Klebsiella [kleb−see−ell−uh] is a Gram-negative bacteria (bacillus) that can cause different types of healthcare-associated infections, including pneumonia, bloodstream infections, wound or surgical site infections (SSI), and meningitis. This organism is normally found (normal flora) in the human intestines and is usually excreted in human stool. In healthcare settings, these infections commonly occur among sick patients who are receiving treatment for other conditions. Patients whose care requires devices like ventilators or intravenous catheters, and patients who are taking long courses of certain antibiotics are most at risk for infections. Healthy people usually do not get these infections.
In healthcare settings, it can be spread through person-to-person contact. This may occur via the contaminated hands of healthcare personnel, or by contamination of the environment or equipment. The bacteria are not spread through the air. Patients may be exposed to it when they are on ventilators, or have intravenous catheters or wounds that are caused by either injury or due to surgical procedures. Because these medical devices and conditions are associated with breaks in the skin or other mucous membranes, this may allow it to enter the body and cause infection.
To prevent spreading the infections between patients, healthcare personnel must follow specific infection control precautions. These precautions may include strict adherence to hand hygiene and wearing gowns and gloves when they enter rooms where patients with Klebsiella–related infection are staying. Healthcare facilities must also follow proper cleaning procedures to prevent the spread of it. Certain protocols should be followed to prevent device-associated infections, wound infections and SSIs. A breakdown in these protocols may lead to infections with Klebsiella or other healthcare pathogens.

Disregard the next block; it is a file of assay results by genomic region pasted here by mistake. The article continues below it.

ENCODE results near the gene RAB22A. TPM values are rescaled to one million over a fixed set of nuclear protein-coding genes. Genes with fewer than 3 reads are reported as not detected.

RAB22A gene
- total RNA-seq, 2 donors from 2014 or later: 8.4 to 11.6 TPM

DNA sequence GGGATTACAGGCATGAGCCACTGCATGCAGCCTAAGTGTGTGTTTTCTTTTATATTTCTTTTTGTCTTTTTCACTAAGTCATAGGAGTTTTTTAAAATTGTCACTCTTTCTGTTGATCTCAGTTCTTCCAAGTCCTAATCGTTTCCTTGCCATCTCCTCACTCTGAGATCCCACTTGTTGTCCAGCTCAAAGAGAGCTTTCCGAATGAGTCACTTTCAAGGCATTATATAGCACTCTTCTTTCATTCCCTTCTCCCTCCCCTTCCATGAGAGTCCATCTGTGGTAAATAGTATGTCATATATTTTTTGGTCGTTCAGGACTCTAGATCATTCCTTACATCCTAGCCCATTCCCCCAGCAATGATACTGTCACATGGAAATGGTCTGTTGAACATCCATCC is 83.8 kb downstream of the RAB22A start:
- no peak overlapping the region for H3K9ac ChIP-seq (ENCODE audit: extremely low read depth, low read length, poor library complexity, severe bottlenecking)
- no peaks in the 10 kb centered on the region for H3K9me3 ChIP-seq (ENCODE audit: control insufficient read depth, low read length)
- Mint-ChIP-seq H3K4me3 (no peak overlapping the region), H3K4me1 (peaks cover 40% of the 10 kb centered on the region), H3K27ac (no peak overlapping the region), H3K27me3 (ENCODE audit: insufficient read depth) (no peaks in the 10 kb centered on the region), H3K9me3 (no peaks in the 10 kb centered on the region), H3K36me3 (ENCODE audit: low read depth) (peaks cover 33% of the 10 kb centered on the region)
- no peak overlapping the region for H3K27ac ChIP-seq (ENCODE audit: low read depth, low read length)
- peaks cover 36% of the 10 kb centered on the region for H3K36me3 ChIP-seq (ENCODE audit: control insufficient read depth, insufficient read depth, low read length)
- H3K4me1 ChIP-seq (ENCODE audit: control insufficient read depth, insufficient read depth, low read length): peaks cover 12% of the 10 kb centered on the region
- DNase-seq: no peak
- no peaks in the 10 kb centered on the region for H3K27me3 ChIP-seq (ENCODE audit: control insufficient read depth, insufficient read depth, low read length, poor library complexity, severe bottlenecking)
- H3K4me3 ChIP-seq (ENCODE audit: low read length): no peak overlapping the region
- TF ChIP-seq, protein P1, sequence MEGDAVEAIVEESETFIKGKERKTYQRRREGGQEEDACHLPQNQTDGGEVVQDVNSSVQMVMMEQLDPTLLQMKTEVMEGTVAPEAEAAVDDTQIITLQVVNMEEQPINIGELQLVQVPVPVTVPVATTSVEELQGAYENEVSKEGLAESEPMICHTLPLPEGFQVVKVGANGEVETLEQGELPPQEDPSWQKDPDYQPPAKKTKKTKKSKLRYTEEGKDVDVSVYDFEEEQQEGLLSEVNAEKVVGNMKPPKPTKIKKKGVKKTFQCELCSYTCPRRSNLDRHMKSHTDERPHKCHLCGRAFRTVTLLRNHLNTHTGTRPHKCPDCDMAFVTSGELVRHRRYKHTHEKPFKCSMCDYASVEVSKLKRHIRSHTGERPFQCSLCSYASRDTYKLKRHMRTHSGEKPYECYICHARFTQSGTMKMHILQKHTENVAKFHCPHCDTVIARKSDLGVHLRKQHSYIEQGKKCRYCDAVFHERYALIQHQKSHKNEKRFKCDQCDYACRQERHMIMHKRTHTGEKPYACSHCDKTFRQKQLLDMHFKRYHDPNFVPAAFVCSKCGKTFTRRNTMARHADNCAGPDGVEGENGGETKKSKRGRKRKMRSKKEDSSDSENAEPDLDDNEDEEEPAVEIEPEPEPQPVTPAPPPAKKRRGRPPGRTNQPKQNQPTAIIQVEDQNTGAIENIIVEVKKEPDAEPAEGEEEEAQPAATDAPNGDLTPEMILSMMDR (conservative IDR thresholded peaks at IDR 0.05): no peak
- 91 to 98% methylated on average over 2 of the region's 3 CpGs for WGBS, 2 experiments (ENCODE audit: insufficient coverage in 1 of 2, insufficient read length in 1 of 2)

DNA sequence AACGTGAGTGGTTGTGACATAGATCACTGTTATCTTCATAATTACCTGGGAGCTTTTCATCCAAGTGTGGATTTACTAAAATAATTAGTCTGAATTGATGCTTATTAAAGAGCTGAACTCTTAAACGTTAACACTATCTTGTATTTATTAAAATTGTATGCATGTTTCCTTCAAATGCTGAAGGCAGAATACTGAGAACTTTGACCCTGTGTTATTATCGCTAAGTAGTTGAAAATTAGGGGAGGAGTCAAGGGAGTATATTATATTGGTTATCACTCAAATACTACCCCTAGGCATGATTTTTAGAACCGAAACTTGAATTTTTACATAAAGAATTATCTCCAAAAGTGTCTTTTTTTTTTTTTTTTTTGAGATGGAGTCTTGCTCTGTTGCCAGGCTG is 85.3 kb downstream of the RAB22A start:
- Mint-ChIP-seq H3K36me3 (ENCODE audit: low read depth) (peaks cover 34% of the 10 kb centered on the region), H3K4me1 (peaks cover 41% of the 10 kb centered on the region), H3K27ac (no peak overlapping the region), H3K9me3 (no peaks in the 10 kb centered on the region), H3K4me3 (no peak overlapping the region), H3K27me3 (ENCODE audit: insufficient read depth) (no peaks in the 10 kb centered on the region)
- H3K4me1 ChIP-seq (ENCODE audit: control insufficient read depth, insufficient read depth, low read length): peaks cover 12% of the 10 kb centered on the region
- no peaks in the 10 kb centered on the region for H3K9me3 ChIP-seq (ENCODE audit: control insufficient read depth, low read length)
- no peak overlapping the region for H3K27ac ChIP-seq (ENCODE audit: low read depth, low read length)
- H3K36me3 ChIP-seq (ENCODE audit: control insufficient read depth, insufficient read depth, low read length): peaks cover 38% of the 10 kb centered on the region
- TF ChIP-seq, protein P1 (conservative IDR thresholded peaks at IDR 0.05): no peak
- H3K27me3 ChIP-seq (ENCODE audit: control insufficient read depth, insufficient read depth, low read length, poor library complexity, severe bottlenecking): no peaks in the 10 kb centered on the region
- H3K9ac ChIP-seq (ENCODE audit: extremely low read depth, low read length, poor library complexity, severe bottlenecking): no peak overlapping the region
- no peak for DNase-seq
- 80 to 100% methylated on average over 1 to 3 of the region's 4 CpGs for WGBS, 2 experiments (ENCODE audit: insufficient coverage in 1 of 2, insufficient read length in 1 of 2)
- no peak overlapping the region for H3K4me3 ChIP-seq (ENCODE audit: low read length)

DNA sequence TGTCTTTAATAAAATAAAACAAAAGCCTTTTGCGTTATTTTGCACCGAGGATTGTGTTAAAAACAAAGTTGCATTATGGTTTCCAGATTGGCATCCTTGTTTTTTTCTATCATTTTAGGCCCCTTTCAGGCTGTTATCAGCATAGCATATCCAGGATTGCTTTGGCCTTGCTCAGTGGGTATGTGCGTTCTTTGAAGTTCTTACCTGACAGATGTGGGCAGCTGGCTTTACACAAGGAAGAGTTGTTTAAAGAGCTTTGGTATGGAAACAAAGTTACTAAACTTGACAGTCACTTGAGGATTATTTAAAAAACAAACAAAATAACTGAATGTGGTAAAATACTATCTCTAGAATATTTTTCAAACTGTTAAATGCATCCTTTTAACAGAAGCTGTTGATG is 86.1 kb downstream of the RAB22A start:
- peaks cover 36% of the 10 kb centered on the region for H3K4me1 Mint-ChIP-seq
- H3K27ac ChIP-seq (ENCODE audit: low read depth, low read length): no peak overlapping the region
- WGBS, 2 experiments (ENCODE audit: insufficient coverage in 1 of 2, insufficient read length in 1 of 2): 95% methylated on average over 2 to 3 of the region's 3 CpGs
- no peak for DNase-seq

Some of these strains have become highly resistant to antibiotics. This occurs when bacteria such as Klebsiella pneumoniae produce an enzyme known as a carbapenemase (referred to as KPC-producing organisms). This species belongs to the family Enterobacteriaceae, a normal flora of the gastrointestinal tract that can become carbapenem-resistant (CRE stands for carbapenem-resistant Enterobacteriaceae).Unfortunately; carbapenems are often the last line of defense against Gram-negative infections that are resistant to other antibiotics (see CRE CleanPath document for more information).
These infections that are not drug-resistant can be treated with antibiotics. Infections caused by KPC-producing bacteria can be difficult to treat because fewer antibiotics are effective against them. In such cases, a microbiology laboratory must run tests to determine which antibiotics will treat the infection.
Guidelines and Recommendations
There are no guidelines specific for this organism. Healthcare facilities must follow the general guidelines for hand hygiene, environmental hygiene, and guidelines for the prevention of device-associated infections and SSI.
Cleaning and Disinfection
Klebsiella is a Gram-negative bacillus which is susceptible tomany Diversey disinfectants:
See table of recommended disinfectants in the PDF link below.